Bombers blow themselves up on resistance from Pakistani locals

September 18th, 2008 - 9:52 pm ICT by IANS  

TalibanIslamabad, Sep 18 (DPA) Two of three suspected suicide bombers blew themselves up Thursday after residents in Pakistan’s restive North West Frontier Province tried to apprehend them, officials said.Three militants stopped briefly in the village of Maskeray in the Dir district, were spotted by residents and challenged, Mayor Bakht Sher said in a telephone interview. The two sides exchanged fire and the two militants blew themselves up, he said.

The third militant fled into a forest near the village but was later caught by the locals and beaten severely, Sher said.

“He told the locals that he was by profession a veterinary doctor and an Afghan national who had come to fight in Swat,” the mayor said.

The three men were travelling from the tribal district of Bajaur to the Swat Valley, which has seen intense fighting between security forces and pro-Taliban militants for almost one year.

The fighters in the valley - where the followers of a radical cleric, Maulana Fazlullah, have launched an armed campaign to enforce Taliban rule in the area - also get support from Taliban militants travelling through Dir from tribal regions.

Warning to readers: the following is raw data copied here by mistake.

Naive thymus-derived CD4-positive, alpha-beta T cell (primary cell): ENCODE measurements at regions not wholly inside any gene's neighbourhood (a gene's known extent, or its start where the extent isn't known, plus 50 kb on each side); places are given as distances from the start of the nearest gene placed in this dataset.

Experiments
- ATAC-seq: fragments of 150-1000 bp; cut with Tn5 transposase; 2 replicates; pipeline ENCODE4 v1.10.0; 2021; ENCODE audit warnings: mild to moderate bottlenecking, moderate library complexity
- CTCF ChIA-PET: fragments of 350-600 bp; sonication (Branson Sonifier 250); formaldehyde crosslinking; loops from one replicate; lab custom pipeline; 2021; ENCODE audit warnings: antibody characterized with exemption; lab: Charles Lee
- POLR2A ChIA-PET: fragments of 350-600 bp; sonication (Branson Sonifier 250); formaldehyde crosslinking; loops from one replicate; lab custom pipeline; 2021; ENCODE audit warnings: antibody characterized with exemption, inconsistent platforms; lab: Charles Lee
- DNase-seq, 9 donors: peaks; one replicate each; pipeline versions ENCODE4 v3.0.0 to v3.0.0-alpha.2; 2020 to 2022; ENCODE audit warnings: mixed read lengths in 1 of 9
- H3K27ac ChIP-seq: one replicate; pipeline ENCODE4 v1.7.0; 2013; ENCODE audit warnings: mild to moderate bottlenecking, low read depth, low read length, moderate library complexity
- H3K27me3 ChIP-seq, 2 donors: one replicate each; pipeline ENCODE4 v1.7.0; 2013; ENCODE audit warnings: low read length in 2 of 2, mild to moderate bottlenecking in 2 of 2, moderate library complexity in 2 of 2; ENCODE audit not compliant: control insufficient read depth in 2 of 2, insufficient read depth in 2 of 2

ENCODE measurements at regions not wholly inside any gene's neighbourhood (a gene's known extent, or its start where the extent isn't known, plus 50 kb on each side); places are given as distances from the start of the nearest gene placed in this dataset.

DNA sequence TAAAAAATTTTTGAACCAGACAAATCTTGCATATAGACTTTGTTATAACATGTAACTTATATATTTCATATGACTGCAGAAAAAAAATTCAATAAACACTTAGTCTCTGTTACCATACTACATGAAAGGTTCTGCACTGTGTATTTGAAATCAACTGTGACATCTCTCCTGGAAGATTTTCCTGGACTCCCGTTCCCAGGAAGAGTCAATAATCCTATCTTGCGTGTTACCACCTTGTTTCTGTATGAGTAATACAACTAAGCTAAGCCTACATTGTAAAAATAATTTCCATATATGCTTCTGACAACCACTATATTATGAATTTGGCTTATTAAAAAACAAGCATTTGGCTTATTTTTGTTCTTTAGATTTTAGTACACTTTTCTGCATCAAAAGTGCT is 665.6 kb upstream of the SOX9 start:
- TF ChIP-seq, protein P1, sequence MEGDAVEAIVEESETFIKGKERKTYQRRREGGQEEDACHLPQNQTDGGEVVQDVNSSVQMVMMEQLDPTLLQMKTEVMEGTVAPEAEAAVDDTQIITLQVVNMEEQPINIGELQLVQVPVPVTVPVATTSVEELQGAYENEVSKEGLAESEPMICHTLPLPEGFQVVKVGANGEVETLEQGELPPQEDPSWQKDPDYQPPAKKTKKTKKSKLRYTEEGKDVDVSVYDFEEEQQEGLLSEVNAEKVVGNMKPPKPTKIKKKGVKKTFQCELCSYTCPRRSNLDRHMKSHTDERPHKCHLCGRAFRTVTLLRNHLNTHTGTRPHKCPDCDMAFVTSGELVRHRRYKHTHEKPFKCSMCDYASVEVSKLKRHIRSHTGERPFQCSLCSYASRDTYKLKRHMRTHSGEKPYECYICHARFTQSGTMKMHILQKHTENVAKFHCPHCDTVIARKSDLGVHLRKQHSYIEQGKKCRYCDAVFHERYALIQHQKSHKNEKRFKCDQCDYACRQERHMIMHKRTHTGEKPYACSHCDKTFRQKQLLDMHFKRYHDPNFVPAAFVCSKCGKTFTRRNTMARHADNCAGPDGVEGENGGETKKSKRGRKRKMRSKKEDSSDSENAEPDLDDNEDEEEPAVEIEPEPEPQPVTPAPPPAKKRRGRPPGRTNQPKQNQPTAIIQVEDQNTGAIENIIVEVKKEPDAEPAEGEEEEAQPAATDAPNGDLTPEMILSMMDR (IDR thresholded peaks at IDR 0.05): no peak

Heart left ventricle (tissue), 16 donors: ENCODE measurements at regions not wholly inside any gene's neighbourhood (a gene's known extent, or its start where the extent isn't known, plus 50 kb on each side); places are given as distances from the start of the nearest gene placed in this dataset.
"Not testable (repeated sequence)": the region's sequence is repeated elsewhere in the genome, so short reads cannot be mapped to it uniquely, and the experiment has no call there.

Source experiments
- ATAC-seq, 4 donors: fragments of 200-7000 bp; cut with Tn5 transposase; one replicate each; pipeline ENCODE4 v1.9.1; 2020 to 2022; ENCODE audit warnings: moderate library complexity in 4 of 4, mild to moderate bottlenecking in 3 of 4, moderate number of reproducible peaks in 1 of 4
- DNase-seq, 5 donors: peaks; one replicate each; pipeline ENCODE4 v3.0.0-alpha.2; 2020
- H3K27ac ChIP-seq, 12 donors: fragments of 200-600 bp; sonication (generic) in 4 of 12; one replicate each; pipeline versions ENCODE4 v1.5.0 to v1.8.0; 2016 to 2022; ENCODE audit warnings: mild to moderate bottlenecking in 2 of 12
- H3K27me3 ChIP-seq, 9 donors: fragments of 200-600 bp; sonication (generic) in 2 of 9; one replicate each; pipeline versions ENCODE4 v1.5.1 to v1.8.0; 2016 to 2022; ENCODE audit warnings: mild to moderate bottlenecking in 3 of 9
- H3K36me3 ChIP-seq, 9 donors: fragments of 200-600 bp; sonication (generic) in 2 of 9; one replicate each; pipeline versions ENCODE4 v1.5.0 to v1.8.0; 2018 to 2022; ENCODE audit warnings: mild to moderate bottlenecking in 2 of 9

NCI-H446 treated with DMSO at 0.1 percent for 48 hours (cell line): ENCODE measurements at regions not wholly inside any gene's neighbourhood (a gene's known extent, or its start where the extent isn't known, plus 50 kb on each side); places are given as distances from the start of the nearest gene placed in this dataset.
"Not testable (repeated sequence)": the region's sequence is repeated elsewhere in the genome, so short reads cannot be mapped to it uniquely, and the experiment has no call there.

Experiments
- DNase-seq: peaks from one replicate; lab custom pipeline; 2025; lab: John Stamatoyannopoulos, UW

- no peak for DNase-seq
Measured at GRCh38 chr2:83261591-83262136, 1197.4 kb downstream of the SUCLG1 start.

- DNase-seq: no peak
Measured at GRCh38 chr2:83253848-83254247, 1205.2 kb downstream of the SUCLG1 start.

Hundreds of people, including Taliban fighters and security personnel, have died in the yearlong fighting.

Several parts of the North West Frontier Province - particularly those adjacent to the lawless tribal belt, which are known sanctuaries of Taliban and Al Qaeda fighters - are suffering from rising Islamic militancy.

The Taliban have blown up hundreds of girls schools, music and barber shops and forced women to wear the veil in some areas, in addition to carrying out dozens of suicide attacks.

But the locals in Dir have so far resisted the spread of Taliban influence by organising small armed groups called peace committees to guard their villages against militants.

Some media reports suggested that the three militants Thursday had tried to take hostage about 300 children in a primary school near which they stopped, but Sher denied that any such attempt was made.

“They never entered the school, and a very brief exchange of fire took place between them and the villagers near the outer wall of the school, after which they fled to the nearby forest, where two of them blew up,” he said

“Not a single bullet hit the school building,” he added.

“Thank God we heard the children screaming, and then almost every male in the village came out with a gun and forced the Taliban to flee,” said resident Ghulam Ghaous, 39, whose nine-year-old son was inside the school.

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